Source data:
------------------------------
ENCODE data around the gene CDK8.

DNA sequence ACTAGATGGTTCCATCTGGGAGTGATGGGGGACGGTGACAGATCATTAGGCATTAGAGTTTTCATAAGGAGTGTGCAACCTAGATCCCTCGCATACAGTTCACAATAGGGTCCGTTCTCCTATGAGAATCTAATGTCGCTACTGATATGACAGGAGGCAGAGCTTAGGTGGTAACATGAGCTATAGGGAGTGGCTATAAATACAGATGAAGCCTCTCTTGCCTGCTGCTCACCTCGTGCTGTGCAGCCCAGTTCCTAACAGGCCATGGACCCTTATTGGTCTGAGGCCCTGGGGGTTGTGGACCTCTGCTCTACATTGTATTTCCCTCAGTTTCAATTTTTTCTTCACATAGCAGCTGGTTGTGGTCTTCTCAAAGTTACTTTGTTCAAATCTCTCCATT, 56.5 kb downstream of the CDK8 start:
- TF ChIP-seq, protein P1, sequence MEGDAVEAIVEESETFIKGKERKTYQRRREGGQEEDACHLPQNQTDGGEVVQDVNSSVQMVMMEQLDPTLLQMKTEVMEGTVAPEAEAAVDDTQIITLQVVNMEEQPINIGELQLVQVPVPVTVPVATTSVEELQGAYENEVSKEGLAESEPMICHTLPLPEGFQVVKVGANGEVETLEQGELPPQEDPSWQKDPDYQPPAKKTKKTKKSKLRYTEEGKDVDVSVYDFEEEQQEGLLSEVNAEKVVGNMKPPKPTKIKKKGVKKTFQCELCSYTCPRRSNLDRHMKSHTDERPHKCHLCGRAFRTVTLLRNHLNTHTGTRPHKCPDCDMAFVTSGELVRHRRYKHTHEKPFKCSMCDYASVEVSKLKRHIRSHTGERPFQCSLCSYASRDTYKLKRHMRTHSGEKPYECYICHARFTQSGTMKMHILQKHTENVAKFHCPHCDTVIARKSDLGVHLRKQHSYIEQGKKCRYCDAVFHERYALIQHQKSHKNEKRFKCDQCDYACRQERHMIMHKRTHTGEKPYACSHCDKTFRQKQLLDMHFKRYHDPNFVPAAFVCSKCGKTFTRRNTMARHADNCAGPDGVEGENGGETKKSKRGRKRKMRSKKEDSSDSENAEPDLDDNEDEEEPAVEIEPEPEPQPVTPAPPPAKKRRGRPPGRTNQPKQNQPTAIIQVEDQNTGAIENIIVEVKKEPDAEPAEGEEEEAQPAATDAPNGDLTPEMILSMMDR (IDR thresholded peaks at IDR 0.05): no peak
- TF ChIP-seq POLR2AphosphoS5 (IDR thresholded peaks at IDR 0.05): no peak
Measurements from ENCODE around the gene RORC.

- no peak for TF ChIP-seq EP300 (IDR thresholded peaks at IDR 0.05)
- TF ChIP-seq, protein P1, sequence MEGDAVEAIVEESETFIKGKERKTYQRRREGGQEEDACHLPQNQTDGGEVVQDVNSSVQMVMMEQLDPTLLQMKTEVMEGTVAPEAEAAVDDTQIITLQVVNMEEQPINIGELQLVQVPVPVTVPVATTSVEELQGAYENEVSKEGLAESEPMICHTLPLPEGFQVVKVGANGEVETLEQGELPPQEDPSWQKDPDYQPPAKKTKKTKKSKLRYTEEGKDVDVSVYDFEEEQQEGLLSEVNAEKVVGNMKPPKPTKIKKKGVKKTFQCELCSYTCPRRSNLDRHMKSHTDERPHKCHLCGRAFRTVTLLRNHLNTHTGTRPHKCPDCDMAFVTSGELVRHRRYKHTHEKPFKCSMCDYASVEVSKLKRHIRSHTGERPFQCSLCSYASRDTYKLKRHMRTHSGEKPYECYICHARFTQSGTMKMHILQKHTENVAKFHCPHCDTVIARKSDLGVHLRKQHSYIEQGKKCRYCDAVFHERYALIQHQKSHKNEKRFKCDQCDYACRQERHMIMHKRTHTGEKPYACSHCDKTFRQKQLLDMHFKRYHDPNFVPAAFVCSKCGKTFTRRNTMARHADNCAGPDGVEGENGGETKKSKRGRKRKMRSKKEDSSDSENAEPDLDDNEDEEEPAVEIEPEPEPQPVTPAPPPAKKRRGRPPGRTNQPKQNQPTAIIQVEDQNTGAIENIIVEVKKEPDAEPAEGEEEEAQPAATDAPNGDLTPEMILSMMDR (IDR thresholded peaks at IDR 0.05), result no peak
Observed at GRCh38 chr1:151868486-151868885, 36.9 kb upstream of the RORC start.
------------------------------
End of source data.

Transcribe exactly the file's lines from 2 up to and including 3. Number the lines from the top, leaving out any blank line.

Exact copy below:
DNA sequence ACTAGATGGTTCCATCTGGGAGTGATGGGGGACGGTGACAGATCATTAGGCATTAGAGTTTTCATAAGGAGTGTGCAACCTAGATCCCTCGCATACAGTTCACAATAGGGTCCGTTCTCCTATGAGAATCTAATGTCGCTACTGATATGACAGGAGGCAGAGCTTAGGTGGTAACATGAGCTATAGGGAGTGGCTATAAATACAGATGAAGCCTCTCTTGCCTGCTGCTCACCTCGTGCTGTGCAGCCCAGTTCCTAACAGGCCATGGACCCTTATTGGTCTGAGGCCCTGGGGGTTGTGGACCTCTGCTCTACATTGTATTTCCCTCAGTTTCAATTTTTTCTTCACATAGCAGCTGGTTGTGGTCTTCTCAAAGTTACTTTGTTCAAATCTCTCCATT, 56.5 kb downstream of the CDK8 start:
- TF ChIP-seq, protein P1, sequence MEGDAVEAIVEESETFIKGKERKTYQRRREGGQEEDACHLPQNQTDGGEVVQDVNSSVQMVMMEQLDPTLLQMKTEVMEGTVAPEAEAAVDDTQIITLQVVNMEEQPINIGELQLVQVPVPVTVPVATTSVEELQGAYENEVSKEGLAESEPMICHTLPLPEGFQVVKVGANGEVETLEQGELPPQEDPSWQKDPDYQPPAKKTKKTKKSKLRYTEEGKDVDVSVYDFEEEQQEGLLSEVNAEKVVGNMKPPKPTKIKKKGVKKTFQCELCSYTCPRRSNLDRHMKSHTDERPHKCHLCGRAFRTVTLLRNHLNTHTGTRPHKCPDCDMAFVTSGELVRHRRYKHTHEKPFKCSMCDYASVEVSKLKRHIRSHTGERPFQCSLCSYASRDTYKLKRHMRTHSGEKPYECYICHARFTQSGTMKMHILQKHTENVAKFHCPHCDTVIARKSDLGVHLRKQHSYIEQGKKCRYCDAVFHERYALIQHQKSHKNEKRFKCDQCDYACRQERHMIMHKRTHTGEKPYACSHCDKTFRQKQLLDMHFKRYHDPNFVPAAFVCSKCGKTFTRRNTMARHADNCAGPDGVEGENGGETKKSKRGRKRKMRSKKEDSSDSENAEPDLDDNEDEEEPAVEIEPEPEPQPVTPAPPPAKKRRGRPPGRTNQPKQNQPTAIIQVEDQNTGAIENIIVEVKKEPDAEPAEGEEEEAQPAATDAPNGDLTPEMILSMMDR (IDR thresholded peaks at IDR 0.05): no peak